This is great! I have a question, though:
I have a guppy that is in a two gallon bowl without a filter or a heater (none of my tanks have heaters, but they all stay at about 78 degrees). I did a 100 percent water change yesterday, so the water is all pretty new. I just now learned about cycling and I'm pretty sure my three tanks already are cycled without me even trying to do it (I've heard that this is pretty common.) The ammonia in my three filtered tanks stay at about 0.00ppm. Could I just add an extra piece of décor from one of my cycled tanks to cycle my new tank even though it doesn't have a filter? Thanks! And I am pretty sure that the female guppy in my bowl is pregnant, so I don't have any gravel. I've heard that this is best for when she gives birth, is this true? So even though I don't have gravel will I be able to cycle the tank? Thank you so much for all of this information!
If they're producing nitrate, your tanks are cycled.
You need a filter to cycle a tank; to keep the water circulating over the bacteria. It would help to have more than a piece of decor to help kickstart the new cycle. Try putting some established/cycled filter material or substrate in your new filter.
Bare-bottom tanks cycle just as easilly as ones with substrate. The key is to have enough filter foam or other surface area to house the nitrifying bacteria. It really doesn't take all that much.
Leaf litter (Oak or Indian Almond, etc) makes an excellent substrate for fry.. Lots of infusoria for first-food.
Thanks for the info! I've read so many different guides on cycling that I have no idea if I have done anything right. One site said that a tank smaller than 5 gallons can't be cycled. I have a 1.5 gallon with a filter, live plant and one betta. I'm not sure what the plant is but I think it might be an Amazon? My fish was rescued after being left in an empty house for several days. He was in a tiny bowl that probably held about 5 cups of water, no filter and only plastic plants. The 1.5 gallon tank came with a filter, pump, cover and light which was all I could afford at the time. I put in some of the gel marbles out of his old bowl but everything else was new. I used spring water to fill his tank and he has done remarkably well. I read that water conditioner isn't necessary when using spring water. He wouldn't eat for the first couple of days, except for a flake or two of tropical food, but now eats two pellets twice a day. I have been doing 25 to 30% water changes twice a week, also with spring water. He builds big bubble nests and knows my voice.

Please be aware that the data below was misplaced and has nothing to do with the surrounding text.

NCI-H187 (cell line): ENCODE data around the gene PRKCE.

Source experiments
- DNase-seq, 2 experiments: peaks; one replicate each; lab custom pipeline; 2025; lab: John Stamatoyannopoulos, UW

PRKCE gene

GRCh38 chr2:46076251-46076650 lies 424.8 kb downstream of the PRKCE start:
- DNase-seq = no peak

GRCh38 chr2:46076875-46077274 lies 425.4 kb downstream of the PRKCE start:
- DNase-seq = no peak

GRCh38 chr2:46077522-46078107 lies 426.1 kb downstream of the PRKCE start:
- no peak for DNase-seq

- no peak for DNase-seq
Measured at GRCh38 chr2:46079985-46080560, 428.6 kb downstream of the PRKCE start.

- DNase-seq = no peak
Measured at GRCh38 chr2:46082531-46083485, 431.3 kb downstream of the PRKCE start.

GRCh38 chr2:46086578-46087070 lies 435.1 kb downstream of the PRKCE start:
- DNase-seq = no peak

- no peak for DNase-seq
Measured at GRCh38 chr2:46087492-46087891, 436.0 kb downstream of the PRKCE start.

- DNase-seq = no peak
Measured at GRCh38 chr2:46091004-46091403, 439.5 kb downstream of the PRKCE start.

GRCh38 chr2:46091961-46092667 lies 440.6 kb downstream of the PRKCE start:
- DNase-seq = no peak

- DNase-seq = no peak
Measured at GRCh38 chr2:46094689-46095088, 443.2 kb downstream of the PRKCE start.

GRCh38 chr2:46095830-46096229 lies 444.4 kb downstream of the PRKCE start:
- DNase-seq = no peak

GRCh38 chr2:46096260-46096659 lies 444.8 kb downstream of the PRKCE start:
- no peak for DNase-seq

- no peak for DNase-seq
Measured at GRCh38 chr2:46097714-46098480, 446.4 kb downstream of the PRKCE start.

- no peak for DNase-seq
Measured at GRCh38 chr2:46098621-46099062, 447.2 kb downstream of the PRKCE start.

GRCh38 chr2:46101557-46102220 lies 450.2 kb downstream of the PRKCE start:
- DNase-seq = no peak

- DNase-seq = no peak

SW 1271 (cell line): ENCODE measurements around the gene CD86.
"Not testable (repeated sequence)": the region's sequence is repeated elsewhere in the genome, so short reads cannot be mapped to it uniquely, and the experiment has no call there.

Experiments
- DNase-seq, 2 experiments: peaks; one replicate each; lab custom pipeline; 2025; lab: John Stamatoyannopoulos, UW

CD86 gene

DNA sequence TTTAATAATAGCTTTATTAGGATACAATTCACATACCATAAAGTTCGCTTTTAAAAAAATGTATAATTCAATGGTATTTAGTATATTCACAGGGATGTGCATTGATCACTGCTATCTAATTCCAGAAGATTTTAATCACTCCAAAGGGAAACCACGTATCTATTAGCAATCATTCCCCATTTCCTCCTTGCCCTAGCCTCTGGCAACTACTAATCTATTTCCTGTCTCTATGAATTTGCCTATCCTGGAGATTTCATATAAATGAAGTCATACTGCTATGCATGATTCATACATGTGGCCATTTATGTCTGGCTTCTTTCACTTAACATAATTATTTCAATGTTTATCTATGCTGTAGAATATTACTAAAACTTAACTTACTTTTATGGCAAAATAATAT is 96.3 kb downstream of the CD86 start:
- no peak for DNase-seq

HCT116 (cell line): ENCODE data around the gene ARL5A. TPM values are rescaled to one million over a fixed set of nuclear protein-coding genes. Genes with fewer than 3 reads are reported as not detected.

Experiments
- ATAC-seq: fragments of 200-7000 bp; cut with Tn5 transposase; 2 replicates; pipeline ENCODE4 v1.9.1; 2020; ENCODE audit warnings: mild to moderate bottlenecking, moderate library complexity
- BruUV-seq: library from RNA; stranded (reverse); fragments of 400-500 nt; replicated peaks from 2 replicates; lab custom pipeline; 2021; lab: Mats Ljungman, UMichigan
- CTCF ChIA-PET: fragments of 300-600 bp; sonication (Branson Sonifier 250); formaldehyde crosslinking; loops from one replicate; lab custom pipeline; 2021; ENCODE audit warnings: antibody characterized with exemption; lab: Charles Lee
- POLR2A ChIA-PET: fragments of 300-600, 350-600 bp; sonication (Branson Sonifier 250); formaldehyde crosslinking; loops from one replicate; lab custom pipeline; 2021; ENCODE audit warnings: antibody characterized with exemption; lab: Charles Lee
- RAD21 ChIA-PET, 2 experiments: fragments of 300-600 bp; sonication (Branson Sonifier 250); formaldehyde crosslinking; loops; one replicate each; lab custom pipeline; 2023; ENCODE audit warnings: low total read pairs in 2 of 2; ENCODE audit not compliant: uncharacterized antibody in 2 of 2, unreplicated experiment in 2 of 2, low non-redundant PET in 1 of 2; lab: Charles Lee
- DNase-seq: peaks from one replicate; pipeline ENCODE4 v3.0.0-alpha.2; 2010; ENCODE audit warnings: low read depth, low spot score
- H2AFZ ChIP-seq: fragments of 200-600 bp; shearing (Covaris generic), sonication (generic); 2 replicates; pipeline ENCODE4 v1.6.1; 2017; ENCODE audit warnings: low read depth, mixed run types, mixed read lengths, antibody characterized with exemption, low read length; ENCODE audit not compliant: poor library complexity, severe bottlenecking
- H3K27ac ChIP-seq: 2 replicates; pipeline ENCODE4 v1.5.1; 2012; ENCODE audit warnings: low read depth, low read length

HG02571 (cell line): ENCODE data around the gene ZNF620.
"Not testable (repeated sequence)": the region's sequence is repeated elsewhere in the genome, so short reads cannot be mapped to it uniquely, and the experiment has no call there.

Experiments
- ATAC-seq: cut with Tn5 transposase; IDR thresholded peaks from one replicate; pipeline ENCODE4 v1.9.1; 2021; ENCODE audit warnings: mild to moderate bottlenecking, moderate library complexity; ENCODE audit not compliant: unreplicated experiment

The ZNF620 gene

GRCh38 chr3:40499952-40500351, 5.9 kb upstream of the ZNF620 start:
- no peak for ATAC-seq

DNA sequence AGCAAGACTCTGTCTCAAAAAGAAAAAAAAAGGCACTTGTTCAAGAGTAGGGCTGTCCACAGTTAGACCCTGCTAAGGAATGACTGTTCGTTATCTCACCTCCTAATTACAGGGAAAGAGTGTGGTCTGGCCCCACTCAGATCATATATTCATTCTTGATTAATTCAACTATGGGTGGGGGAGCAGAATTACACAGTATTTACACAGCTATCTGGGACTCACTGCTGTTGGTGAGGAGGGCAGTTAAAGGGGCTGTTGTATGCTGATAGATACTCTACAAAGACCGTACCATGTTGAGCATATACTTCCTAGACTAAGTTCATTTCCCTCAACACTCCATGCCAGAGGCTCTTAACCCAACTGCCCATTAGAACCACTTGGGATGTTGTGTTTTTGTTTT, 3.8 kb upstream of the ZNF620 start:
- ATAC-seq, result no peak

I don't have a water test kit and was wondering if there is a good, relatively inexpensive kit you could recommend. I have a TDS meter, but nothing to tell the amounts of ammonia, nitrites or nitrates. Also, his plant is in crushed granite with marbles covering the rest of the tank floor. It's got a few brown leaves and some of the leaf tips are turning brown. Should I remove the dead leaves? What can I do to keep this plant from dying? Also, on another site I read that some of the old filter should be added when changing to a new filter. Is that something you would recommend?
A 1.5g tank can be cycled, but it requires close monitoring with a liquid test kit, especially if you're going to try cycling with the fish in the tank.
Most keepers who run such small tanks either perform 2x weekly water changes or become familiar with plants, enough to maintain a "planted tank." In combination with a filter, this is the safest method for your fish and, although more work, is a satisfying part of the hobby for many.
Good plants for a small tank are fast-rowing rooted plants and floating plants. Check the "planted tank" section for more detailed info.
The plant you have is probably an Anubias, right?....a very pretty low-light plant, but not much help keeping ammonia under control.
alright, so i was just going to make a new post but you know what? no I will post my question here. I feel like its been asked a million times before, I've seen the answer somewhere and yet clearly now I am losing my mind and can't find it. SO.
During the fishless cycle, I understand that if the nitrATES get too high, it can stall the cycle and a water change is necessary. What is that amount? I ask because I am in the middle of a fishless cycle using fish food. I am 2 weeks in. My readings using the API Master test kit are as follows:
nitrITES: 5+ ppm
nitrATES: 40 ppm
Should I do a water change to get the nitrates down or should i leave them?
Thanks in advance!